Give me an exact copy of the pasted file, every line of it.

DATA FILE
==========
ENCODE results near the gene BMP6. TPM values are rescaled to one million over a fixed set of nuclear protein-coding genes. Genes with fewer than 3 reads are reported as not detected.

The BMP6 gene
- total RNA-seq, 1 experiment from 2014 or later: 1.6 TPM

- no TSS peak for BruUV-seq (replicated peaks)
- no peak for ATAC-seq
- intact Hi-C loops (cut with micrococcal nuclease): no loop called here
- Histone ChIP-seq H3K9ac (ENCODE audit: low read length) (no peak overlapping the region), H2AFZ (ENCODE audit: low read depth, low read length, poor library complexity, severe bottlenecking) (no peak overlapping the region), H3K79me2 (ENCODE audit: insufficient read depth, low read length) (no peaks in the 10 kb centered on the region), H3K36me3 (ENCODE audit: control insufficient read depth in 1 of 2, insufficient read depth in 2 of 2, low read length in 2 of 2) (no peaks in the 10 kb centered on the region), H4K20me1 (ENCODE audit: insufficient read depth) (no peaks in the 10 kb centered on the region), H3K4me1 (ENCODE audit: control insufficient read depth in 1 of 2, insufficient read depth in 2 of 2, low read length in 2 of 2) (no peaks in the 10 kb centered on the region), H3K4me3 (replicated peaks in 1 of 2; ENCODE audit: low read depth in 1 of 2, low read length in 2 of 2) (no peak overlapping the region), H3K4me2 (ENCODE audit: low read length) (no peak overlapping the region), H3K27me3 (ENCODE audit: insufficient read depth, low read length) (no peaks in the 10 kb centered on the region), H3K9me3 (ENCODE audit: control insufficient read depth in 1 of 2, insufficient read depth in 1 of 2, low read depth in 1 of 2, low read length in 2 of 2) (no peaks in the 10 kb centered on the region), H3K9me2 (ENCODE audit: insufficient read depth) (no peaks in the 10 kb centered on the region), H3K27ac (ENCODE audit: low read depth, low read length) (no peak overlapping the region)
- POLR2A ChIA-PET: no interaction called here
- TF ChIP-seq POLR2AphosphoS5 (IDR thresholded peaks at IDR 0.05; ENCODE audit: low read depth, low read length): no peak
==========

ENCODE results near the gene BMP6. TPM values are rescaled to one million over a fixed set of nuclear protein-coding genes. Genes with fewer than 3 reads are reported as not detected.

The BMP6 gene
- total RNA-seq, 1 experiment from 2014 or later: 1.6 TPM

- no TSS peak for BruUV-seq (replicated peaks)
- no peak for ATAC-seq
- intact Hi-C loops (cut with micrococcal nuclease): no loop called here
- Histone ChIP-seq H3K9ac (ENCODE audit: low read length) (no peak overlapping the region), H2AFZ (ENCODE audit: low read depth, low read length, poor library complexity, severe bottlenecking) (no peak overlapping the region), H3K79me2 (ENCODE audit: insufficient read depth, low read length) (no peaks in the 10 kb centered on the region), H3K36me3 (ENCODE audit: control insufficient read depth in 1 of 2, insufficient read depth in 2 of 2, low read length in 2 of 2) (no peaks in the 10 kb centered on the region), H4K20me1 (ENCODE audit: insufficient read depth) (no peaks in the 10 kb centered on the region), H3K4me1 (ENCODE audit: control insufficient read depth in 1 of 2, insufficient read depth in 2 of 2, low read length in 2 of 2) (no peaks in the 10 kb centered on the region), H3K4me3 (replicated peaks in 1 of 2; ENCODE audit: low read depth in 1 of 2, low read length in 2 of 2) (no peak overlapping the region), H3K4me2 (ENCODE audit: low read length) (no peak overlapping the region), H3K27me3 (ENCODE audit: insufficient read depth, low read length) (no peaks in the 10 kb centered on the region), H3K9me3 (ENCODE audit: control insufficient read depth in 1 of 2, insufficient read depth in 1 of 2, low read depth in 1 of 2, low read length in 2 of 2) (no peaks in the 10 kb centered on the region), H3K9me2 (ENCODE audit: insufficient read depth) (no peaks in the 10 kb centered on the region), H3K27ac (ENCODE audit: low read depth, low read length) (no peak overlapping the region)
- POLR2A ChIA-PET: no interaction called here
- TF ChIP-seq POLR2AphosphoS5 (IDR thresholded peaks at IDR 0.05; ENCODE audit: low read depth, low read length): no peak